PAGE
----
(Actor Shawn Wright tells a story of his departed relatives and lights a candle during his performance of Ghost Light at Sho Art, Spirit & Performance in Walkerville, Ontario, on Sat. Feb. 23, 2019. Photo above by Robert Tuomi / Eyes On Windsor.)
For Shawn Wright, acclaimed Canadian actor of many stages around the world, the art of storytelling was learned where it should have been, at the foot of his well-accomplished mother Regina Wright. She of the St. Rose Parish Players in an unnamed small town in New Brunswick.
If nothing else, Regina proves early on that all the world is a stage and it can be as humble as acting in front of an assembly of dolls. Unlike her peers, she didn’t play with the dolls her grandfather would bring from his job in the town’s dump. She’d line them up in front of her as she acted up a storm.
Wright brings forward many such memories in Ghost Light, a co-production with Sho Art, Spirit and Performance which opened Saturday night (Feb. 23) at Sho’s Walkerville theatre. A second performance also took place on Sunday afternoon.
Listening to Wright tell his tales is akin to an evening with Garrison Keillor reciting details of life in Lake Wobegon on PBS or a Saturday morning listen to the late Arthur Black on CBC radio’s Basic Black. Much of the life in Wobegon surrounds Lutherans, home church to most of its residents. In Wright’s town, it is the Catholic Church to which his mother is devoted and to which his own brothers depart, joining the Pentecostals.
Although Keillor, and to some extent Black, talk of fictional characters, Wright is writing his family’s history right in front of his audience. There are tender moments and wonderful expressions. Regina commenting on one of her early loves characterized herself as being, “smitten right down to her basement.” Her mother was not a cookie cutter actor but more of an improviser. In one play, she acted her role on roller skates. Wright is not sure why.
Regina, it turns out, is fascinated by Tammy Wynette and is quick to sing her songs. Rest assured there is little doubt she would ever be called in as the understudy in a play with Wynette or a character playing the famed country singer.
At the age of five, Wright, with a lazy left eye is given a patch, but for his right eye. It eliminates his vision precision. Those who see him reckon he is drunk. He also held an affliction that would prevent him from walking on anything but pavement, so as not to scuff his shoes.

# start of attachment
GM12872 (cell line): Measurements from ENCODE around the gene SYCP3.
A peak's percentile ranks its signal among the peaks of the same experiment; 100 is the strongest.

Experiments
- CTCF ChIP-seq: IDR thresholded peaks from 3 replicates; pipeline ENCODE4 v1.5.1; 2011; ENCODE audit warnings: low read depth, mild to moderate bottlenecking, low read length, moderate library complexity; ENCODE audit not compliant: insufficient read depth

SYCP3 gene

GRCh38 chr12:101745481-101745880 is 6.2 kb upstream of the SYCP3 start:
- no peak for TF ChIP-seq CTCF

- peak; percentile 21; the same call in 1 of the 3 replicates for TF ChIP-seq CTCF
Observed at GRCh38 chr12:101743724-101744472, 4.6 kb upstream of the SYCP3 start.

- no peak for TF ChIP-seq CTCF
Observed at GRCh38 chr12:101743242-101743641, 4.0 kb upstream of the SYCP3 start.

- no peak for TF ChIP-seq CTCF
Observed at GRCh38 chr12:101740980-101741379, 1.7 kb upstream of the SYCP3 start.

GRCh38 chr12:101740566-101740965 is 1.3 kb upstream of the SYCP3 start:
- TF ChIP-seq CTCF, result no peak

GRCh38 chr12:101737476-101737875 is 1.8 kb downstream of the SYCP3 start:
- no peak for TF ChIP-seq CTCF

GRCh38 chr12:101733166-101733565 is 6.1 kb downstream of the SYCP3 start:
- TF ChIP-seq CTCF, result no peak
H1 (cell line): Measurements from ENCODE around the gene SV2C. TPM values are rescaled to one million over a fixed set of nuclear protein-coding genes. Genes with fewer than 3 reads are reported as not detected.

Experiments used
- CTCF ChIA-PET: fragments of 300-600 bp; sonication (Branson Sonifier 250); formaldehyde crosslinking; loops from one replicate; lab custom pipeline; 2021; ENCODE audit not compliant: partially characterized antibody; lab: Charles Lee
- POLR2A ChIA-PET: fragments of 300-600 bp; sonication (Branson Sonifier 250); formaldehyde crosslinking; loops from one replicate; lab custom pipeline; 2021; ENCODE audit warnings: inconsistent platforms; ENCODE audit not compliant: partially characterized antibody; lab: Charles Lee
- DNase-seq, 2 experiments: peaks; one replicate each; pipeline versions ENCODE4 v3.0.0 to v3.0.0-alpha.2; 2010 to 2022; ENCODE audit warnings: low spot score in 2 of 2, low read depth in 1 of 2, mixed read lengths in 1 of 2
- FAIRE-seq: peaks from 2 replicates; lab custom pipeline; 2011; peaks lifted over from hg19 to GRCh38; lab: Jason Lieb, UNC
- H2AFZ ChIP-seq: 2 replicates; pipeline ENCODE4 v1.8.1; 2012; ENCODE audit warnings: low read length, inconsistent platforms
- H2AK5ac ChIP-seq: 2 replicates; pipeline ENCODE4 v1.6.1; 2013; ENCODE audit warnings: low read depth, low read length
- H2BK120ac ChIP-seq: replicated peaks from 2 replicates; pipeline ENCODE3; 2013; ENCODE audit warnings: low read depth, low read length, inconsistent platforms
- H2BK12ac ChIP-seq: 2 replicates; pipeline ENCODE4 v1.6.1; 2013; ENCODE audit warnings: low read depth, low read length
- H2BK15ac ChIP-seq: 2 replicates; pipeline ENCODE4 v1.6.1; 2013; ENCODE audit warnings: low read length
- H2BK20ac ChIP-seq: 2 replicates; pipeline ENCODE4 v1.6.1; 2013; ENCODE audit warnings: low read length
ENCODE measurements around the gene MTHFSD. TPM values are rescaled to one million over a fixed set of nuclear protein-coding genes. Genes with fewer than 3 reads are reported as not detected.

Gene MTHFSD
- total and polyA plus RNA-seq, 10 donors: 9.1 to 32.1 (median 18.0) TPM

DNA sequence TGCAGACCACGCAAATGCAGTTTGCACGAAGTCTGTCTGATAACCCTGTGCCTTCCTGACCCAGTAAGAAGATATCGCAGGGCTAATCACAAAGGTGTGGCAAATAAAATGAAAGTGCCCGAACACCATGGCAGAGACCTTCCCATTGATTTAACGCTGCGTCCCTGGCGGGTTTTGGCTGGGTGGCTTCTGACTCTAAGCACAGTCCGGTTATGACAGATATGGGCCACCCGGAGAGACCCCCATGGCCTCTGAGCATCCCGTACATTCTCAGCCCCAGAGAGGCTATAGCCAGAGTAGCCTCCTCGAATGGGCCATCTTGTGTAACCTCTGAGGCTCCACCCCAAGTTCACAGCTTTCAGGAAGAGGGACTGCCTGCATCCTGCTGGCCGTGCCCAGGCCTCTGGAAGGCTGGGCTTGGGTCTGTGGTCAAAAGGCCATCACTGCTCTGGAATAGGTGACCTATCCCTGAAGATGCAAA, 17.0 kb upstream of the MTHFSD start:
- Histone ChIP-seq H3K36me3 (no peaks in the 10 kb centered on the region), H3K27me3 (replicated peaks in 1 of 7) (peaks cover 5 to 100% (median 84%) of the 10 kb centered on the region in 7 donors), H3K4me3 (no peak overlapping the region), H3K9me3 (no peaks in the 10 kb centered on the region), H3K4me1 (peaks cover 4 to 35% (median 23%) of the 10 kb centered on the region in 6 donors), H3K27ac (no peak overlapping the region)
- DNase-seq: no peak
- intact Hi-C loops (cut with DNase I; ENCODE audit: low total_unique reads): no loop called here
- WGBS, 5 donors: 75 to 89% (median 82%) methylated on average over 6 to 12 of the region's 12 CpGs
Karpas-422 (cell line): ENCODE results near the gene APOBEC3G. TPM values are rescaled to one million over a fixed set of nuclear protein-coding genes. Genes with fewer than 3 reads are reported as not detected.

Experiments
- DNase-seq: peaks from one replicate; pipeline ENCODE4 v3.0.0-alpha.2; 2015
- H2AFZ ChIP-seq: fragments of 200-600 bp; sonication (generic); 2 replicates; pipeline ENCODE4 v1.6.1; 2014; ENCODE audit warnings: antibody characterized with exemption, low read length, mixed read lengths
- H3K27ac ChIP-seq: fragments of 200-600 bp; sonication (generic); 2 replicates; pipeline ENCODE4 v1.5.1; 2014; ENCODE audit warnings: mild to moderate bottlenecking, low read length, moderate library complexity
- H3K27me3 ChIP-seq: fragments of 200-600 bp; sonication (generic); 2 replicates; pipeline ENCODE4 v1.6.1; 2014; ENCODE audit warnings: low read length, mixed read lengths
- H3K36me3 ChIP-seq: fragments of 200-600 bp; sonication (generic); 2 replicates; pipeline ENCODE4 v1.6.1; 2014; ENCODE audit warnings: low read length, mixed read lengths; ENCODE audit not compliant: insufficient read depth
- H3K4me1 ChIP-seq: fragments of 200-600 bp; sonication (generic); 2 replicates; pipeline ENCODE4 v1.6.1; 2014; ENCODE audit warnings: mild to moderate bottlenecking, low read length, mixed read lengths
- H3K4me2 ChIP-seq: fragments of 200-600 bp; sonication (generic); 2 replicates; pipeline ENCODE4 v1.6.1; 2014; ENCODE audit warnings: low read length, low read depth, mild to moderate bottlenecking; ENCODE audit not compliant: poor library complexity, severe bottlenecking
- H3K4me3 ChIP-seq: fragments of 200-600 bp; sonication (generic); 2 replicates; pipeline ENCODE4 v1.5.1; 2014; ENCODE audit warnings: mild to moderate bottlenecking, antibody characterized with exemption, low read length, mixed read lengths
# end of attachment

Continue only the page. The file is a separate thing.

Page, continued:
Any of these recollections would not be out of place for a Lake Wobegon resident, but as the one act play moves along, Wright turns two different corners. First, he rounds a bend and reflects on the human condition and then around another bend lays out highly personal and emotional reflections, mostly of his mother. His father, Lefty Wright, dies while he is young.
As to his mother, she holds nothing back in teaching her son about the theatre. She admires the opening scene of the 1960s Dick Van Dyke television comedy. Wright reminisces about Van Dyke wrestling with an ottoman. His mother has him re-enact the theatrics over and over.
One of the most poignant pieces of wisdom his mother departs is an observation. Actors never really present themselves, they never really live as who they are.
Wright has been doing just that. It is, he admits, a fact of life for a gay man who lives in a world secret to his relatives, although some figure it out. One of the hardest episodes in his life, is telling his mother, as she lies in her casket, that he is gay. He spends an hour with her before her funeral and can barely release the one fact he hid his whole life.
Death is a fact of life. There has been much of it in his life. The stage is decorated with pillars. Wright lights a candle on each one to remember a departed family member. Such a simple backdrop has a dramatic impact on those in the audience. They, like him, question their own mortality. In the funeral home, the welcoming board has three names. In the end, he reasons, all you are is one name on a board. Although, his mother does get the biggest room with a lovely view of the Atlantic Ocean.
As to the play’s name, he remembers driving with his mother and passing the local playhouse. There is a light on. Regina assumes someone is rehearsing. Not so, in the world of the theatre, the last person to leave, turns on a light on the stage, to make it brighter for the ghost. All stages have such ghosts.
Wright could have easily simply kept on telling tales. But by adding his highly personal and dramatic thoughts, he creates a masterpiece, resonating on a number of levels and brilliantly performed with just the right emotion.
Article by Robert Tuomi
For over a decade, Robert has covered local news and community events. Initially as a contributor to CBC Radio’s local morning show and then as the long-time producer and host of CJAM’s The Rest of the News and as a journalist at the Windsor Square. A graduate of the Nikon School of Photography he enjoys illustrating his reports with what he sees through his camera’s lens.